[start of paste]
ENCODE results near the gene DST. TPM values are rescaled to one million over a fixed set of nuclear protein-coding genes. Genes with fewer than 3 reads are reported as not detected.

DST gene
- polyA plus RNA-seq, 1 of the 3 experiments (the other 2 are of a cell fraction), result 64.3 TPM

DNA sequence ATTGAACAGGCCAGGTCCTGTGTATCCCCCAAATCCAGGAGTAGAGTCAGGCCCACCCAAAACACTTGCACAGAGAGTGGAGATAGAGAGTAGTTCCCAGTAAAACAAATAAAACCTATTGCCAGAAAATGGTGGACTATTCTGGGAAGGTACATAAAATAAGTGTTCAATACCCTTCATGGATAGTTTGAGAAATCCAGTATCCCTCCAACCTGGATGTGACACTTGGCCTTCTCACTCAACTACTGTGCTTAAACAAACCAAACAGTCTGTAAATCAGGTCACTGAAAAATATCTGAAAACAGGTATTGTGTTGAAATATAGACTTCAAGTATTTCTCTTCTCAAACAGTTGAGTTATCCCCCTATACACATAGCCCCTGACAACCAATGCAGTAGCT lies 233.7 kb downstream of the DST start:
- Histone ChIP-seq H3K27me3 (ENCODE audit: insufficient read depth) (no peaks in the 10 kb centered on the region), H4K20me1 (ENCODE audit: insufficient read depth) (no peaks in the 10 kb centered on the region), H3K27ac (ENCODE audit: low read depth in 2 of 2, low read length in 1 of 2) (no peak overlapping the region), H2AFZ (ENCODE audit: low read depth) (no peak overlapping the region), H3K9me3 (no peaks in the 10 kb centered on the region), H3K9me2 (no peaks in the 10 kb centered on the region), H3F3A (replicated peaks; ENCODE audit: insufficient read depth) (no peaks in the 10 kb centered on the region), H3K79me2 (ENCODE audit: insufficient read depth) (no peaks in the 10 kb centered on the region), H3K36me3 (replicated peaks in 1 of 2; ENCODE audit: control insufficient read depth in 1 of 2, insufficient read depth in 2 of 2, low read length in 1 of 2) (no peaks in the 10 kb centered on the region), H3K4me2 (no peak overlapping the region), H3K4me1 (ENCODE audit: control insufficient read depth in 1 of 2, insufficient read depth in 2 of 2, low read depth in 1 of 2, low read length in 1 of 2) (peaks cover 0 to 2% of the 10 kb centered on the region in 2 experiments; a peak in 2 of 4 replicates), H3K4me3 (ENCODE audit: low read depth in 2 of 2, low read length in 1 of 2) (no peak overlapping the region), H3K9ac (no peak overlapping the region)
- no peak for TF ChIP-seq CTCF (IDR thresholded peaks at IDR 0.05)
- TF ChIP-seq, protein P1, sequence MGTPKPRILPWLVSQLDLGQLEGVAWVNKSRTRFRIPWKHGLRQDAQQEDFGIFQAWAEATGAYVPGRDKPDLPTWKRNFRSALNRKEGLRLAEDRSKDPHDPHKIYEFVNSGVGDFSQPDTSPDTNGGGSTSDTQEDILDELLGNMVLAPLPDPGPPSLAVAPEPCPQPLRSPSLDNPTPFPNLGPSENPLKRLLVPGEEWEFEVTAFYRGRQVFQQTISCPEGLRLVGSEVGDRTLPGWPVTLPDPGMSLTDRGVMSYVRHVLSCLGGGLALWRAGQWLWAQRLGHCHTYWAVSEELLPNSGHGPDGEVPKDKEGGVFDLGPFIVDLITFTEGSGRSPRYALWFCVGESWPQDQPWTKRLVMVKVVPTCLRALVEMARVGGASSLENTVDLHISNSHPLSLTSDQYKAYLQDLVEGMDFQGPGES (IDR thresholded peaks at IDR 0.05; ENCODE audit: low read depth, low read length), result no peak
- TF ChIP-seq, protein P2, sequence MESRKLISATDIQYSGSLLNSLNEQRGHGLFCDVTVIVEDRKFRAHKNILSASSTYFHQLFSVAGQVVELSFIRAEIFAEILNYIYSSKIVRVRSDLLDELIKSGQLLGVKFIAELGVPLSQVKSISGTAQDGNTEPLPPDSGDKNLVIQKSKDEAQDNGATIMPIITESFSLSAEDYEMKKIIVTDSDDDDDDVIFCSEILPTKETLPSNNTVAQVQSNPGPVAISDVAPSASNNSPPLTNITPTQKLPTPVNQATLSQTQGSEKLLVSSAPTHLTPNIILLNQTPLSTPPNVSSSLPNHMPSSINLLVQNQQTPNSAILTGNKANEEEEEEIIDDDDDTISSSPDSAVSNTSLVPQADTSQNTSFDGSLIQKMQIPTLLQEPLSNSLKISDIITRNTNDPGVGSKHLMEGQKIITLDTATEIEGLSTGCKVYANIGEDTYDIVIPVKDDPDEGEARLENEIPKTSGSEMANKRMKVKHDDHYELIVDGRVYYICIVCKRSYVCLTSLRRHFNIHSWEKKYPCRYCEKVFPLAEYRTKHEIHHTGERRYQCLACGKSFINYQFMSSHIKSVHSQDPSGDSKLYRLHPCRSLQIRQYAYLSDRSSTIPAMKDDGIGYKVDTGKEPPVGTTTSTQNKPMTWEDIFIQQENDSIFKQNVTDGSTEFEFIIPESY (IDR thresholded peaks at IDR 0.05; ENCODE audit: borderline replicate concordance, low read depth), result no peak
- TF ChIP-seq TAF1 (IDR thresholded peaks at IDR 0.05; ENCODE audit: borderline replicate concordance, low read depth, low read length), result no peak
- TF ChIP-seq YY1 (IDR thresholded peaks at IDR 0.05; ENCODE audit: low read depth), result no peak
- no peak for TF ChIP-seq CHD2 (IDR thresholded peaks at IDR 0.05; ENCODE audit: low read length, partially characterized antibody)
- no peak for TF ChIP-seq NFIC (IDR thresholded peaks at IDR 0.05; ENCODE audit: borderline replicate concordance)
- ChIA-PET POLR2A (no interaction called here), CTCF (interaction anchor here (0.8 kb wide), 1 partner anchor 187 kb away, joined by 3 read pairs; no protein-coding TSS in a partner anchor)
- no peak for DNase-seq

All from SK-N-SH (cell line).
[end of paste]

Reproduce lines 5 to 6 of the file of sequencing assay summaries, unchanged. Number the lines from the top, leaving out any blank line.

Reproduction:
- Histone ChIP-seq H3K27me3 (ENCODE audit: insufficient read depth) (no peaks in the 10 kb centered on the region), H4K20me1 (ENCODE audit: insufficient read depth) (no peaks in the 10 kb centered on the region), H3K27ac (ENCODE audit: low read depth in 2 of 2, low read length in 1 of 2) (no peak overlapping the region), H2AFZ (ENCODE audit: low read depth) (no peak overlapping the region), H3K9me3 (no peaks in the 10 kb centered on the region), H3K9me2 (no peaks in the 10 kb centered on the region), H3F3A (replicated peaks; ENCODE audit: insufficient read depth) (no peaks in the 10 kb centered on the region), H3K79me2 (ENCODE audit: insufficient read depth) (no peaks in the 10 kb centered on the region), H3K36me3 (replicated peaks in 1 of 2; ENCODE audit: control insufficient read depth in 1 of 2, insufficient read depth in 2 of 2, low read length in 1 of 2) (no peaks in the 10 kb centered on the region), H3K4me2 (no peak overlapping the region), H3K4me1 (ENCODE audit: control insufficient read depth in 1 of 2, insufficient read depth in 2 of 2, low read depth in 1 of 2, low read length in 1 of 2) (peaks cover 0 to 2% of the 10 kb centered on the region in 2 experiments; a peak in 2 of 4 replicates), H3K4me3 (ENCODE audit: low read depth in 2 of 2, low read length in 1 of 2) (no peak overlapping the region), H3K9ac (no peak overlapping the region)
- no peak for TF ChIP-seq CTCF (IDR thresholded peaks at IDR 0.05)